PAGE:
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Shakespeare’s Semiotics and the Problem of Falstaff

Shakespeare’s Semiotics and the Problem of Falstaff In this article, I contend that the <i>Henry IV</i> plays evoke the plurivocity of language in order to show not only the multiplicity of possible interpretations but more importantly the location of those interpretations within the audience. The plays’ use of allusion and parody necessarily forces the audience into interpretive acts because they both rely on the audience’s prior knowledge and on their ability to make implicit connections between this knowledge and the text being delivered. I focus on two particular uses that demonstrate this interpretive burden well: first through allusions to Falstaff as Sir John Oldcastle and second through Falstaff’s pervasive biblical parody. I then argue that this audience-centered hermeneutic constructed within the texts dramatizes post-Reformation England’s contentious religious and political battle over lay access to the scriptures. http://www.deepdyve.com/assets/images/DeepDyve-Logo-lg.png Studies in Philology University of North Carolina Press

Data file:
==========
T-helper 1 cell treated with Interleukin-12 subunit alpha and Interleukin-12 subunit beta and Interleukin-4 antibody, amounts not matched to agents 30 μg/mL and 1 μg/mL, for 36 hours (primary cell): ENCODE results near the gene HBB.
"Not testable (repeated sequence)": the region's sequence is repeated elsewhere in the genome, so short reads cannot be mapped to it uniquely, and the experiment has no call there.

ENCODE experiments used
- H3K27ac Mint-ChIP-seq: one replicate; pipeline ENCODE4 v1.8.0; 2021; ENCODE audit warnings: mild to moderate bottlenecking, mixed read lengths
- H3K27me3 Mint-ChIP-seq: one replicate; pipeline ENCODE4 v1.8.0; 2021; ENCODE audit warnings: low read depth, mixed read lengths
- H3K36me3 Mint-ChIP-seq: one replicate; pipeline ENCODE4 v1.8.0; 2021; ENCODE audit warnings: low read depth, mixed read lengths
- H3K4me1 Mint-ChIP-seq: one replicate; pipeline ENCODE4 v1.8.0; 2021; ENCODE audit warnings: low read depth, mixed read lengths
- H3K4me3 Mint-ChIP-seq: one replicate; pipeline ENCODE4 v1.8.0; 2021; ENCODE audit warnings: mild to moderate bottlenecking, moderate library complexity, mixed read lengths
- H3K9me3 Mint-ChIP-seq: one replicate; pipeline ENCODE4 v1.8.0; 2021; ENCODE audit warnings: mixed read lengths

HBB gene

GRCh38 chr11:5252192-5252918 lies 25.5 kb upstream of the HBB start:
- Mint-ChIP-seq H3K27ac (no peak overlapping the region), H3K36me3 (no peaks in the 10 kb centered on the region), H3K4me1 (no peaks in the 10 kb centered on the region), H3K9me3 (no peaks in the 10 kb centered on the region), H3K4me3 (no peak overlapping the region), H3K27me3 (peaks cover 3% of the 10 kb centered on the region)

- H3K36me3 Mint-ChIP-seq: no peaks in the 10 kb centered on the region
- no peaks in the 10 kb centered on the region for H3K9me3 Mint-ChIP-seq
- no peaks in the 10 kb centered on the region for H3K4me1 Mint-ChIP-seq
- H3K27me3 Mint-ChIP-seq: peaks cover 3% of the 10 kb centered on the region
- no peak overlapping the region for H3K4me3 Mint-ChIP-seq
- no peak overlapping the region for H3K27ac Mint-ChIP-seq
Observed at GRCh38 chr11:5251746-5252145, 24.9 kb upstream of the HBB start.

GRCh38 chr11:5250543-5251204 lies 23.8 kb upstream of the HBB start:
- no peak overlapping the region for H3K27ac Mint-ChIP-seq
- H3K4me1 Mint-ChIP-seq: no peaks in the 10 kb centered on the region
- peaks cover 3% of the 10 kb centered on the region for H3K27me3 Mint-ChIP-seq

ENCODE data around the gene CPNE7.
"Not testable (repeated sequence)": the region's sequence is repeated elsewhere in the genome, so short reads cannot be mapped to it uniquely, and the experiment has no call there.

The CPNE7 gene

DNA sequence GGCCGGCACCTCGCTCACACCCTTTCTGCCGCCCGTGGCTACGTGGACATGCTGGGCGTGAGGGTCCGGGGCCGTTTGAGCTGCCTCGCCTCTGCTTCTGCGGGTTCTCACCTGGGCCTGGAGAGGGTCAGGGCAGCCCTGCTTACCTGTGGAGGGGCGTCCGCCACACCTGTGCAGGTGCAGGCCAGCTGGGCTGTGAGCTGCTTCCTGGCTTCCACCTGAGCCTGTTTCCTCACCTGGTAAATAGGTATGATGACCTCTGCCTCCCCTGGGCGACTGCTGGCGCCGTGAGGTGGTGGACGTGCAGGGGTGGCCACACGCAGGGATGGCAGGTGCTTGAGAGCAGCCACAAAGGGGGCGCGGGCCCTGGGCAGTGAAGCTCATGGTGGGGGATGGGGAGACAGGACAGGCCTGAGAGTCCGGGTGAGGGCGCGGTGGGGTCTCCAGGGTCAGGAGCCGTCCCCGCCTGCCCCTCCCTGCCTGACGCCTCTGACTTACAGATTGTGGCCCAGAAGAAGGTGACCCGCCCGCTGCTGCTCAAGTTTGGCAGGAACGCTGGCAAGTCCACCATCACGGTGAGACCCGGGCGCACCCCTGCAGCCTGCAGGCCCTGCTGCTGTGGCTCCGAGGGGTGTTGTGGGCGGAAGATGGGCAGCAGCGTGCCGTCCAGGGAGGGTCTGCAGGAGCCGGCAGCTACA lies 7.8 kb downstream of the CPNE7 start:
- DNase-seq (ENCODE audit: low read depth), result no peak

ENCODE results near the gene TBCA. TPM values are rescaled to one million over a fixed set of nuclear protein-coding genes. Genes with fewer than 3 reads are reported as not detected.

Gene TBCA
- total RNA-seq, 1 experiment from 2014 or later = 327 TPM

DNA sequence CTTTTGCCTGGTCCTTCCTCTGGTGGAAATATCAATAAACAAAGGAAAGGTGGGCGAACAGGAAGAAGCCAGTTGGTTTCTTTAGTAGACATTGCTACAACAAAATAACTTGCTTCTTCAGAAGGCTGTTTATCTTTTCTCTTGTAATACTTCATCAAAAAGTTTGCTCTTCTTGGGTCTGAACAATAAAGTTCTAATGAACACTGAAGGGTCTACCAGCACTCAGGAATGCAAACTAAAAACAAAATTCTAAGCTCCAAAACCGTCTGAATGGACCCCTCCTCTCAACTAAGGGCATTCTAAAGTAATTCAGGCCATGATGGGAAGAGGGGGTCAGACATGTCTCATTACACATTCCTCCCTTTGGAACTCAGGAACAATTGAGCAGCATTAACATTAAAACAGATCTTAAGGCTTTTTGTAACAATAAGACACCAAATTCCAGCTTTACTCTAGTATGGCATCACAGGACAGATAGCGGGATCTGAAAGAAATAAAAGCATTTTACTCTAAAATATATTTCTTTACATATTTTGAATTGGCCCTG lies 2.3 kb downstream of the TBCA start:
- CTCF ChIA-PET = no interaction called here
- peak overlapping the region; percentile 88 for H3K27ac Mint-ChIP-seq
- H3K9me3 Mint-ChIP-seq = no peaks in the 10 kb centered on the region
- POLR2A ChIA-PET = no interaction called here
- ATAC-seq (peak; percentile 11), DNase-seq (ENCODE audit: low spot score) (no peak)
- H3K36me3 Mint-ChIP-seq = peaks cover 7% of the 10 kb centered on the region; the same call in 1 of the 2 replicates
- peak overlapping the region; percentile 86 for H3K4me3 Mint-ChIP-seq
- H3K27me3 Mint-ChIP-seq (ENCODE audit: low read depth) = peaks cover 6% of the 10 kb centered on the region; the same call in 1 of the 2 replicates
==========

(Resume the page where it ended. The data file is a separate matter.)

Shakespeare’s Semiotics and the Problem of Falstaff

Studies in Philology , Volume 113 (2) – Apr 6, 2016

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Publisher
University of North Carolina Press
Copyright
Copyright © 2008 The University of North Carolina Press.
ISSN
1543-0383

Abstract

In this article, I contend that the <i>Henry IV</i> plays evoke the plurivocity of language in order to show not only the multiplicity of possible interpretations but more importantly the location of those interpretations within the audience. The plays’ use of allusion and parody necessarily forces the audience into interpretive acts because they both rely on the audience’s prior knowledge and on their ability to make implicit connections between this knowledge and the text being delivered. I focus on two particular uses that demonstrate this interpretive burden well: first through allusions to Falstaff as Sir John Oldcastle and second through Falstaff’s pervasive biblical parody. I then argue that this audience-centered hermeneutic constructed within the texts dramatizes post-Reformation England’s contentious religious and political battle over lay access to the scriptures.

Journal

Studies in PhilologyUniversity of North Carolina Press

Published: Apr 6, 2016

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